Tips from Carers - CarerHelp Knowledge

Tips from Carers

The team behind Carer Help spoke with people who are currently caring for, or used to care for, a partner, relative or friend at the end of their life. Below are tips on what they thought was useful.If you need additional help, contact Carers Australia (1800 242 636) or the local state or territory Carer Association.

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  • Look after yourself and take some time out. Your mental and physical health is important. You can’t support others if you are unwell.
  • Don’t feel guilty. You are doing the best you can.
  • Plan ahead. Although the demands of caring for someone with advanced disease can be hard and time-consuming, try to find time to stay connected with work, friends and family. Staying connected will make the future easier for you.
  • Think about where the best place is for the person you are caring for to be looked after. Consider the person’s needs, and your own health and ability to provide care. It is okay to change your mind.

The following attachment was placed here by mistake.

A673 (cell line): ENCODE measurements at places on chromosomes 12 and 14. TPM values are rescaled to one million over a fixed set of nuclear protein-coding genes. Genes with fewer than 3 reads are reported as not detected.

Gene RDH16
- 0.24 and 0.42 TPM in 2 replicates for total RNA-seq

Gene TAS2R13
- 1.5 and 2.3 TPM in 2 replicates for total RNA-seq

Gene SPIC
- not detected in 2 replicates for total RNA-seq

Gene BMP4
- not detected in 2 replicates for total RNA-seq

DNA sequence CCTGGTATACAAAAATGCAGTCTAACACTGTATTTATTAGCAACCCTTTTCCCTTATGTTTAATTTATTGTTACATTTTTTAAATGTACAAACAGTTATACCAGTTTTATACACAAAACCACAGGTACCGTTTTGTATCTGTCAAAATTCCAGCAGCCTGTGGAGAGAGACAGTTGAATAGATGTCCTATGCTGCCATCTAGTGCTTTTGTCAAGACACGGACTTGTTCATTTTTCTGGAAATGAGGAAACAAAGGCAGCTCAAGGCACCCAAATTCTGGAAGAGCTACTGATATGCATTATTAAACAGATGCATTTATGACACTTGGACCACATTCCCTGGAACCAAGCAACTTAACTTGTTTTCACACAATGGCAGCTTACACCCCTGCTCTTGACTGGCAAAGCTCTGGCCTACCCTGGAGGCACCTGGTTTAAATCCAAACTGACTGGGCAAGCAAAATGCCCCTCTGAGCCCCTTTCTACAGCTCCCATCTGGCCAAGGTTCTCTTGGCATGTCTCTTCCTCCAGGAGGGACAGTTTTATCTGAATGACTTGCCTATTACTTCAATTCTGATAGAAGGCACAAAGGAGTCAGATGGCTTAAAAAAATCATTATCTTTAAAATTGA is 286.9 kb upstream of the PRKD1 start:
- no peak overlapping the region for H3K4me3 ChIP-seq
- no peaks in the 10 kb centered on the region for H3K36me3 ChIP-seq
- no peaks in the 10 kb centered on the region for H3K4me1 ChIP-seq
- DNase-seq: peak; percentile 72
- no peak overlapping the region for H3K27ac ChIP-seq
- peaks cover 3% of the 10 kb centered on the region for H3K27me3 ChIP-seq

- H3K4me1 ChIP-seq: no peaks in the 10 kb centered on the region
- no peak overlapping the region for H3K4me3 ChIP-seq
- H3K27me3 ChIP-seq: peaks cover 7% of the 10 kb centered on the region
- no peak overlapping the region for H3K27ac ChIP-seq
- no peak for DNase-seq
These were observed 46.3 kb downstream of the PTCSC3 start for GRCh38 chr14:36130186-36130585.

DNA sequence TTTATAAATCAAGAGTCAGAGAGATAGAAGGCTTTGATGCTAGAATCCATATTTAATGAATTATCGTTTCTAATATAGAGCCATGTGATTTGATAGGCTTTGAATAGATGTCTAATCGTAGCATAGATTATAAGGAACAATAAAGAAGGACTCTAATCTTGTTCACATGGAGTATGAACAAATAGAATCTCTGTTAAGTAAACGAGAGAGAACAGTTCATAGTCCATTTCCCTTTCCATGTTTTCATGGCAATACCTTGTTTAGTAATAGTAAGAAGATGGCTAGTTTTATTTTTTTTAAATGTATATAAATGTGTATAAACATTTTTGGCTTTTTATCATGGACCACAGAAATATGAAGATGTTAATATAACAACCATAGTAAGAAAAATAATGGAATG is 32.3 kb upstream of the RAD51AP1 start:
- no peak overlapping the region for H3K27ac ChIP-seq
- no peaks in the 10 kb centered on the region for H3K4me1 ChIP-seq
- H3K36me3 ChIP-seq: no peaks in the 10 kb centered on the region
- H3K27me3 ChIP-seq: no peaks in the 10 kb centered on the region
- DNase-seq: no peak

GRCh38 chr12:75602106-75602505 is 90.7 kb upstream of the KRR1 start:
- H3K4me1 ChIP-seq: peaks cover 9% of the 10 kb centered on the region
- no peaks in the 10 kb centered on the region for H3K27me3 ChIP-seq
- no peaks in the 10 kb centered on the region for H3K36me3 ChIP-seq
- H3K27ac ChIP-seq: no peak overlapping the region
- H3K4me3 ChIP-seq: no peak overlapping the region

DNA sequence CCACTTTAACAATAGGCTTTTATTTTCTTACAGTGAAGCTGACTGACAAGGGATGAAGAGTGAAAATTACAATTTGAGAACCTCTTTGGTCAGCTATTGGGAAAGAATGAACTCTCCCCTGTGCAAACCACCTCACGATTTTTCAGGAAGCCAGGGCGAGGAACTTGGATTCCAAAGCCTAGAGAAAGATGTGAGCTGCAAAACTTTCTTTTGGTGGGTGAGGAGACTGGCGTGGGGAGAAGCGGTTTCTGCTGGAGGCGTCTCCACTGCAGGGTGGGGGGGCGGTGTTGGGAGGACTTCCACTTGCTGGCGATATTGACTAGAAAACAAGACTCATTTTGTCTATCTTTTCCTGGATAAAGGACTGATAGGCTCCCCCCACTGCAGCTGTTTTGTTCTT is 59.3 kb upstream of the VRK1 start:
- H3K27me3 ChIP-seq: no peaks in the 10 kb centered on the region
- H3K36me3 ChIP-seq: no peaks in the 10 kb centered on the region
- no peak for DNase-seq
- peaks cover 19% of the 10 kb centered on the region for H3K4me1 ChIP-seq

• Look at what financial supports may be available and speak to Centrelink early because applications for assistance can take a long time to process.
  • Think ahead about the types of services or supports you might need later on and identify those services or people who can help you early.
  • Register for My Aged Care even if you do not need it now. It can be a slow process.
  • Take steps to change names on mortgages, bank accounts, et cetera.
  • Ensure you have a GP (or other health professional) that you are comfortable talking with.
  • If you feel like you need some additional emotional support, ask your GP about a Mental Health Care Plan. These plans give you access to a limited number of sessions with a psychologist or other mental health professional that are subsidised by Medicare. They can even be free if that professional bulk bills.
  • Ask your GP or health care team if there is respite available to give you a short break from caring. Use respite, if available.
  • Ask for help and accept help when it is offered.
  • Ask about equipment, such as a hospital bed or wheelchair, which may be helpful if you are caring at home.
  • Write any questions down that you might have prior to going to appointments (it’s hard to remember everything you want to ask!)
  • Don’t be afraid to call a helpline. The people on the other end of the phone have a lot of knowledge and suggestions about caring and also provide emotional support and reassurance.
  • If there is something you don’t understand, don’t be afraid to ask questions.